OPINION: The news that Downstage will play out its final act on Saturday will be greeted with great sorrow by theatre lovers, not just in Wellington but around the country.
During its nearly 50 years, New Zealand's oldest professional theatre company has been a beacon for practitioners and fans of the dramatic arts. It has nurtured some of this country's finest actors, playwrights, directors and producers and led the way for other professional companies to follow. It will be sorely missed.
The cause of Downstage's demise is a moot point. Its supporters say it was crippled by Creative New Zealand's decision to reduce its funding over the years, ending its ability to stage its own shows and forcing it to partner with other companies and bring in outside acts. That, in turn, increased the financial risks it had to take.
Those funding cuts have been significant in recent years. In 2008, Downstage received $500,000 from Creative NZ; in each of the past three, it has received around $345,000. The axing of its funding from next year means Downstage is no longer financially viable.
Creative NZ, for its part, would argue that the funding cuts were spurred by concerns about Downstage's falling audience numbers in the first place. Certainly, it had doubts about Downstage's performance before 2008. In December 2007, Downstage had to go cap in hand for an urgent $78,000 grant to bridge a cashflow problem, and the next year Creative NZ said it had concerns about the theatre's future. In September 2011, Downstage cancelled all its remaining shows for the year, and the next month asked Wellington City Council for a $90,000 bailout.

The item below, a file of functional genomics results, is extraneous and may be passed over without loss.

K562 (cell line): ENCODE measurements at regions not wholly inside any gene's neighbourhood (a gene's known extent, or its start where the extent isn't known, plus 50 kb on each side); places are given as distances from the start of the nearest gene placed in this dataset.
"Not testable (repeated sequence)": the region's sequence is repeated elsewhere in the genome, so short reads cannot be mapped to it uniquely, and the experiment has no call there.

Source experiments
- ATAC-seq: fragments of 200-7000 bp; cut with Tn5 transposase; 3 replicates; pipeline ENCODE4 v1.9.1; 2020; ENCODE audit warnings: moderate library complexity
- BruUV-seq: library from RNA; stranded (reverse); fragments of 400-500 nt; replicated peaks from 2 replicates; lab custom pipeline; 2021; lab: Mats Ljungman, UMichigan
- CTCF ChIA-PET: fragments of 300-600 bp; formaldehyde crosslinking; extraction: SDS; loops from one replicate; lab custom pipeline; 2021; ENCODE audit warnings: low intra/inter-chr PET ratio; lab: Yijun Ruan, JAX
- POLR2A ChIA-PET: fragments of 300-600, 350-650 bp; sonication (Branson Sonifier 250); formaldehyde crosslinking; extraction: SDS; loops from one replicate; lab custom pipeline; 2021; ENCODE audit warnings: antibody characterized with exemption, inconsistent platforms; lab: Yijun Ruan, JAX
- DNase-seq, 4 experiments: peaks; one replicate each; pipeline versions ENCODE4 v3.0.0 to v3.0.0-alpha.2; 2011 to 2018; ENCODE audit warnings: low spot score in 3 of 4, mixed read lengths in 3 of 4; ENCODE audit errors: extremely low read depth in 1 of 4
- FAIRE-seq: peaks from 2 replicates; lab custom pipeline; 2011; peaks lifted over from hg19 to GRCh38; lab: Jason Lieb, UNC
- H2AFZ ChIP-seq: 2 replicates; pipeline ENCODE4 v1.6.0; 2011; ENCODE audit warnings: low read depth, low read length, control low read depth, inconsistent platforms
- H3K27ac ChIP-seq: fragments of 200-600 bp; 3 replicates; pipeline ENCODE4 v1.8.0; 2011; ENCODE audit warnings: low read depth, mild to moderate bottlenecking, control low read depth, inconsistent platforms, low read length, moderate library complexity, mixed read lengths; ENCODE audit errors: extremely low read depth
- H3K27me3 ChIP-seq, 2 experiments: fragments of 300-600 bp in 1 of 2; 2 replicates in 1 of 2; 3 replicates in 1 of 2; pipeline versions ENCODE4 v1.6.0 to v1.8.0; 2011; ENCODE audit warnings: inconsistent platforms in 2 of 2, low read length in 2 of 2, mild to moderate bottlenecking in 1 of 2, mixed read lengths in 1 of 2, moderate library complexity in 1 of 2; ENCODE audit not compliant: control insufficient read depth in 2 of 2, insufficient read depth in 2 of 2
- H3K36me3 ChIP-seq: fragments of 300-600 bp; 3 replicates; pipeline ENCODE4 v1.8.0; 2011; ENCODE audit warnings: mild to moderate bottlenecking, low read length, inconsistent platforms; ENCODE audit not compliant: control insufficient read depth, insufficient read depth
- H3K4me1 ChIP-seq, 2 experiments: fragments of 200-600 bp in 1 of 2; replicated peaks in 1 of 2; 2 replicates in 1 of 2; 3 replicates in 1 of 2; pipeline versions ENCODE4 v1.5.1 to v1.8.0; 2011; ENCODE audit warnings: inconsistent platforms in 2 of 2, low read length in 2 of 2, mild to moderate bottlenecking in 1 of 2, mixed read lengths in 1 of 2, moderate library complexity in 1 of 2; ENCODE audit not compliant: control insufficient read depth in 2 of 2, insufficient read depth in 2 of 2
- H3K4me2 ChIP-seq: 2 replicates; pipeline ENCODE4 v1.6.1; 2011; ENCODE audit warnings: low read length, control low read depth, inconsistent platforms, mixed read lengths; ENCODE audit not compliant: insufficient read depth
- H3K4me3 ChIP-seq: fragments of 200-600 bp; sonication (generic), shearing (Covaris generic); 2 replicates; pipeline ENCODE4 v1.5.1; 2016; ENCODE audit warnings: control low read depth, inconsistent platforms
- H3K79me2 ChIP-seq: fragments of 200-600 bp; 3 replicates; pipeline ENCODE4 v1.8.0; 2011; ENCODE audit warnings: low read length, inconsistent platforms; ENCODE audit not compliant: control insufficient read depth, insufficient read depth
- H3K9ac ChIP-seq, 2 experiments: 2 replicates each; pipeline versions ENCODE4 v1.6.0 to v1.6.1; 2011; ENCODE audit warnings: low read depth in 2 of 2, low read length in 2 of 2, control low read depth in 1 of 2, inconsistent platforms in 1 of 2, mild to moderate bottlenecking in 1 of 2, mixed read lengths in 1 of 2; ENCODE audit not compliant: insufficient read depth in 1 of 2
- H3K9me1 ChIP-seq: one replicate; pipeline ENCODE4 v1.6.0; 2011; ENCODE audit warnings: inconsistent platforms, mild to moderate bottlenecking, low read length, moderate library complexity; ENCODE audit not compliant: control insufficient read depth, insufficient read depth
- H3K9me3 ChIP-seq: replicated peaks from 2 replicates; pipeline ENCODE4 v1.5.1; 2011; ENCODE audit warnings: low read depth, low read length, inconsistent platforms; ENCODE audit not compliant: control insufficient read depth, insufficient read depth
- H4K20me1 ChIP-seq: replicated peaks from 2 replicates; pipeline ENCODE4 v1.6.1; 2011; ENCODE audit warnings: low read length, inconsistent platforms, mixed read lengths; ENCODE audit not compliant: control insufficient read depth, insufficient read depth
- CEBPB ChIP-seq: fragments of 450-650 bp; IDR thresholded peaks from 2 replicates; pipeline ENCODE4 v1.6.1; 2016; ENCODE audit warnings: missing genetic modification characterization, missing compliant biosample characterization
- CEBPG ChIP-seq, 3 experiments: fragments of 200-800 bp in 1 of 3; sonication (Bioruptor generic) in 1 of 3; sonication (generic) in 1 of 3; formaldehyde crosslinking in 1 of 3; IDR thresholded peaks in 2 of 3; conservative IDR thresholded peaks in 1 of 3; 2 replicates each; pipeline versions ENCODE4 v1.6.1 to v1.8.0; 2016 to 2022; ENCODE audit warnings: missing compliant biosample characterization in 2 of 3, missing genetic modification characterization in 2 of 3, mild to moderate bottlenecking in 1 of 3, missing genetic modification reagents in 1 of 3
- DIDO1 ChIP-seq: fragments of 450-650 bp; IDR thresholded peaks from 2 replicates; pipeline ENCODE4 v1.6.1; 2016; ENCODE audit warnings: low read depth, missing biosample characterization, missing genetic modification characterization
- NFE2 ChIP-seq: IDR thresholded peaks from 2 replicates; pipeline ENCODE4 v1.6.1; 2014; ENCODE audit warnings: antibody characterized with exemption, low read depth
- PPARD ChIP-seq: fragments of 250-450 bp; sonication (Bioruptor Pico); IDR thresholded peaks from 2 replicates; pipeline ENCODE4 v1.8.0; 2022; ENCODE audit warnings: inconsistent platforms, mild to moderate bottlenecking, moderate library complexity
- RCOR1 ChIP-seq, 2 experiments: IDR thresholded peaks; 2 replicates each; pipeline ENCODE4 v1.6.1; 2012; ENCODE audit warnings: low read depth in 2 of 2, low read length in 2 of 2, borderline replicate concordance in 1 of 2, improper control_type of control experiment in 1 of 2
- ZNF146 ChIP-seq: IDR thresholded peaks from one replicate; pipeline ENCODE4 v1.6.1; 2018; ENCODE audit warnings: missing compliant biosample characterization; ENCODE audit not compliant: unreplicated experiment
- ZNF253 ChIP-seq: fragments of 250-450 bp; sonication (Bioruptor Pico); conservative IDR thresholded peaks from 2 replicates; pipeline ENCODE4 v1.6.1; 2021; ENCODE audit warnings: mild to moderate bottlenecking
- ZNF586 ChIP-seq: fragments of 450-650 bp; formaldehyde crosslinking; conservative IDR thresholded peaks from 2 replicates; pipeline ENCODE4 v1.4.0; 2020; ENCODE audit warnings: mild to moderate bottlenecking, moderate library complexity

So, although Downstage's closure has shocked many in the theatre community, it is not entirely out of the blue. It is no secret it has been struggling to stay afloat.
Creative NZ cannot bear the sole blame for that. As the guardian of public funds, it must weigh the need to create an environment in which new and exciting talent can be developed and challenging, cutting-edge works can come to fruition with the need to fund endeavours that a large number of the general public want to attend.
Ultimately, it was Downstage's failure to get enough bums on seats that caused its closure.
There are many reasons for that. One is the tough economic climate following the global financial crisis. Another is the quality of the productions it has staged. Too many have failed to connect with the public in an age in which a host of new media and entertainment options are competing for discretionary spending.
That said, Circa has seen its Creative NZ grants increased in recent years. Had Downstage produced a better mix of shows it, too, might have been able to achieve the same.
It is also true, however, that when Downstage did put on productions with wide appeal, they were not always as well patronised as they should have been. Many Wellingtonians today mourning the loss of this institution should ask themselves whether they could have done more to keep it open.
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